Now here is a situation where a movie follows a well-worn blueprint but is executed with such flourish that it transcends its cliches. Hustle (2022) has all the ingredients of an underdog sports story: characters coming from nowhere, overcoming impossible odds both external and internal. It’s a tale of perseverance and dedication. Does this sound familiar? Toss in inspirational monologues, training montages, and voila, you have yourself a well-cooked feel-good film. But to whittle it down to such generalities would undermine how good this is. Although I had an inkling of where things were going, I was struck by how invested I became in the journey. Writers Will Fetters and Taylor Materne – along with director Jeremiah Zagar – add personality and craftsmanship to make this a surprisingly endearing character study.

This is further proof that when motivated, Adam Sandler is more than able to deliver an emotional, captivating performance. His career has been split in two sections. One features a truckload of forgettable comedies in which he is stuck in neutral, and an entirely different side where he is committed and laser focused. Thankfully, this belongs in the latter category. Sandler plays Stanley Sugerman, a basketball scout for the Philadelphia 76ers. Stanley’s career has been placed on autopilot, where he travels the world evaluating players. Being on the road has cost him precious time away from his wife Teresa (Queen Latifah) and daughter Alex (Jordan Hull).


Sandler is at his best when he plays characters on the brink of collapse. Just as he did in Uncut Gems (2019), Sandler gives Stanley a nervous, desperate energy. He must keep several plates spinning, from his work to his home life, and Sandler does an excellent job managing everything on a high wire. He tries to convince people to believe in him, perhaps to convince himself that he can still survive in his line of business. We learn that Stanley has had a troubled past, which acts as a metaphorical weight holding him down. He finds an opportunity to make it big with the discovery of Spanish player Bo Cruz (real life NBA player Juancho Hernangomez). Bo exhibits all the talent to become a star, but the 76ers – led by newly minted owner Vince Merrick (Ben Foster) – do not share that sentiment. Stanley takes a gamble on Bo (and himself) by taking the kid under his wing and preparing him for the upcoming NBA scouting combine.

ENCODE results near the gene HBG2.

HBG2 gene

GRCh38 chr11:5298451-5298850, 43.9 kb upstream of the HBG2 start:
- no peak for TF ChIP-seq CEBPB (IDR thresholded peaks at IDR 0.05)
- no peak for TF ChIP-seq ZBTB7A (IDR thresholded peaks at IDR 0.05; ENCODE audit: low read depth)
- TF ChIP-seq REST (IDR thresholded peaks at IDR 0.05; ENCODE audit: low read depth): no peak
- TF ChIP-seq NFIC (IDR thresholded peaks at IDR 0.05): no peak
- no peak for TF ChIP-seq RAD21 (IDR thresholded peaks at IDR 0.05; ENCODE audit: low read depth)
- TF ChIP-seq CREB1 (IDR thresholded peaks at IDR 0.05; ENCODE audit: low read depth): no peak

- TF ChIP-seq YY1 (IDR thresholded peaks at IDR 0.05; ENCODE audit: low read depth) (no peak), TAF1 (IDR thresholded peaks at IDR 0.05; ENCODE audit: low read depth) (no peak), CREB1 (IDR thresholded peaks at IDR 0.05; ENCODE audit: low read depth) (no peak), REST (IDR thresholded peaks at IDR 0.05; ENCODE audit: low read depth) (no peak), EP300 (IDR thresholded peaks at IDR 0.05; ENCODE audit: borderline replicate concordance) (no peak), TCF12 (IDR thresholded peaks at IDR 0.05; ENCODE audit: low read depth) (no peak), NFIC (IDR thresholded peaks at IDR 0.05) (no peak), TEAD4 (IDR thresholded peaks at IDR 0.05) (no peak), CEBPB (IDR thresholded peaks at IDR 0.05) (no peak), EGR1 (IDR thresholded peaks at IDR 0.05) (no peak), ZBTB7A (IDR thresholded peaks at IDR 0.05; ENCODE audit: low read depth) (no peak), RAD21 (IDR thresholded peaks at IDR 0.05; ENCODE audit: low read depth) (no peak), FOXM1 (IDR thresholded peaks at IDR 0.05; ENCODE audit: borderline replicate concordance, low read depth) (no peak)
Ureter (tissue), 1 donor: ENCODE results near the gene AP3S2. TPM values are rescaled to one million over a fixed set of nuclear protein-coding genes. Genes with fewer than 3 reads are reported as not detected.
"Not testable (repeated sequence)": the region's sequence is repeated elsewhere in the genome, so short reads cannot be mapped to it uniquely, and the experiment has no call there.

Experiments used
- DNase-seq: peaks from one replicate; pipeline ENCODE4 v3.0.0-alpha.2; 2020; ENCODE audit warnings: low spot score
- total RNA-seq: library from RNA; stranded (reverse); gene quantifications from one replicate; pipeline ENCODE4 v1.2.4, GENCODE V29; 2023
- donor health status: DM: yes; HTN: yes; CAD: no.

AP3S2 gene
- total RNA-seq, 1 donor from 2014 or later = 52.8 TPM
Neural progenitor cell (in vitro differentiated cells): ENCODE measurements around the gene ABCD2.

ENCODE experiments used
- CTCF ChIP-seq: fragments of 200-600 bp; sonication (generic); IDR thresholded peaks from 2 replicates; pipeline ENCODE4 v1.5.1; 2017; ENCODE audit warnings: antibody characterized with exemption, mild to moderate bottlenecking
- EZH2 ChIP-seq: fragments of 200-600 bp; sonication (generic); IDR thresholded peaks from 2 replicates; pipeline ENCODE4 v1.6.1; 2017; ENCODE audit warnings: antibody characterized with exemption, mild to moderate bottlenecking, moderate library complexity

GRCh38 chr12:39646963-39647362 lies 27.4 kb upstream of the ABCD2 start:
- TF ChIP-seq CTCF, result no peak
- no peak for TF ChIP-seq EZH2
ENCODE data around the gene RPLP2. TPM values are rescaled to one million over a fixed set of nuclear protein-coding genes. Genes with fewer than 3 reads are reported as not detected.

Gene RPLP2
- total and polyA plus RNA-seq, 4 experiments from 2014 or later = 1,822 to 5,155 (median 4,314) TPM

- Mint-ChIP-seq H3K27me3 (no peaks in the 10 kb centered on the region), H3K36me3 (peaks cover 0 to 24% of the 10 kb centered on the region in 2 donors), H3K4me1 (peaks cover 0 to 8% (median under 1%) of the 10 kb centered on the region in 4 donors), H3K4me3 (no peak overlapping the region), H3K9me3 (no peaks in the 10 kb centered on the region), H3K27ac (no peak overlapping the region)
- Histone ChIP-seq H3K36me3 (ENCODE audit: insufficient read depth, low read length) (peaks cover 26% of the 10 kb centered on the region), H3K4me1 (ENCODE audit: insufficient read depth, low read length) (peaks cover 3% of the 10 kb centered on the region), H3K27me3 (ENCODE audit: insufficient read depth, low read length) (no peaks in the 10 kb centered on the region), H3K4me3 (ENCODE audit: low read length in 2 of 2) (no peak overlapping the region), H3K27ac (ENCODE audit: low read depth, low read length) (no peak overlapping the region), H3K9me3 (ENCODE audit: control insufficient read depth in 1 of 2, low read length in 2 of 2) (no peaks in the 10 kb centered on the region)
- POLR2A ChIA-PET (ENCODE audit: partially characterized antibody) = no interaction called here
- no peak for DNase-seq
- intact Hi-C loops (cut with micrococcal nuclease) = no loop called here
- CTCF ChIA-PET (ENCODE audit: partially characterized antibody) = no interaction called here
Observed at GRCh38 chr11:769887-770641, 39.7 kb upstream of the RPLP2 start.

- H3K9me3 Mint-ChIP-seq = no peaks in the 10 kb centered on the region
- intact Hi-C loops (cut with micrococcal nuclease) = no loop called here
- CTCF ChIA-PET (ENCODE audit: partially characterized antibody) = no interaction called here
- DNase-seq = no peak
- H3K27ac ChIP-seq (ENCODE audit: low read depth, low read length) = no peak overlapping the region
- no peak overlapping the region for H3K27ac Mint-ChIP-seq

There are a lot of appearances from real life NBA players, both current and retired. Julius IrvingLuka DoncicAllen IversonShaquille O’NealCharles BarkleyTrae YoungKyle Lowry and Dirk Nowitzki are just a few of the dozens of recognizable faces. Former player Kenny Smith appears as Leon, an agent and close friend of Stanley. The fact that LeBron James is listed as a producer likely played a part in making these cameos happen. Bringing in professional athletes lends authenticity to the basketball scenes, since we don’t have to watch actors pretending to be good at the game. Fortunately, those that are given speaking parts are believable and exude natural charisma. Anthony Edwards – current star of the Minnesota Timberwolves – appears as Kermit Wilts, a top NBA prospect and adversary for Bo. Edwards plays Wilts with a subtle menace, whose verbal taunts and insults get underneath Bo’s skin.

Juancho Hernangomez has been an athlete far longer than he has been an actor, and it shows. Interestingly, the stiffness of his performance works as a benefit. Getting whisked from one country to another can be a culture shock for anybody, let alone someone trying to make it in the NBA. Hernangomez gives Bo a slight awkwardness that helps amplify the fish out of water scenario. He isn’t tasked to carry the majority of dramatic scenes; those are left for Sandler to handle. But when he is required to express himself, Hernangomez does so with earnestness. When Bo talks about his family, about wanting to provide for his daughter and mother, we believe him. Obviously, Hernangomez can play basketball, and he slips into the mechanics of the training scenes like a natural.


In just about every sports movie, there will no doubt be a training montage. It comes with the territory, just as much as jump scares belong in horror flicks. Hustle has plenty of training scenes, but they are constructed in a unique and clever way. Zagar’s direction, combined with Tom Costain and Brian M. Robinson’s editing, arrange the training so that we don’t simply cut from one workout to another. The images flow up and down together, reflecting Bo and Stanley’s mindset throughout the grind. In some instances, Bo will pass the ball directly at the camera, and in the next frame the ball reappears back into his hands. One workout has him running on a road with a steep incline. The editing combines each attempt together, with almost every step representing a different day. There are times where Bo hits a mental wall, right at the point of stopping. It’s not often we see a sports movie showing characters not only on the verge of quitting but doing so multiple times. This twist adds energy and exhilaration to the training because we can see how difficult it all is, physically and mentally.

Does the hard work pay off? I think many of us – at least those that have seen one or two sports movies in their lifetime – can guess where this all leads. But just as it is in other cases, the destination is not the point. The success of Hustle is in seeing the process. Stanley and Bo are more alike than they are different, and in each other they find a kindred spirit. They lean on each other to go a little bit further, a little bit closer toward their dreams. Does that sound a bit too sentimental? Maybe, but during tough times sentimentality might be exactly what we need.

The post Film Review – Hustle written by Allen Almachar appeared first on The MacGuffin: Film and TV Reviews, Interviews, Analysis.

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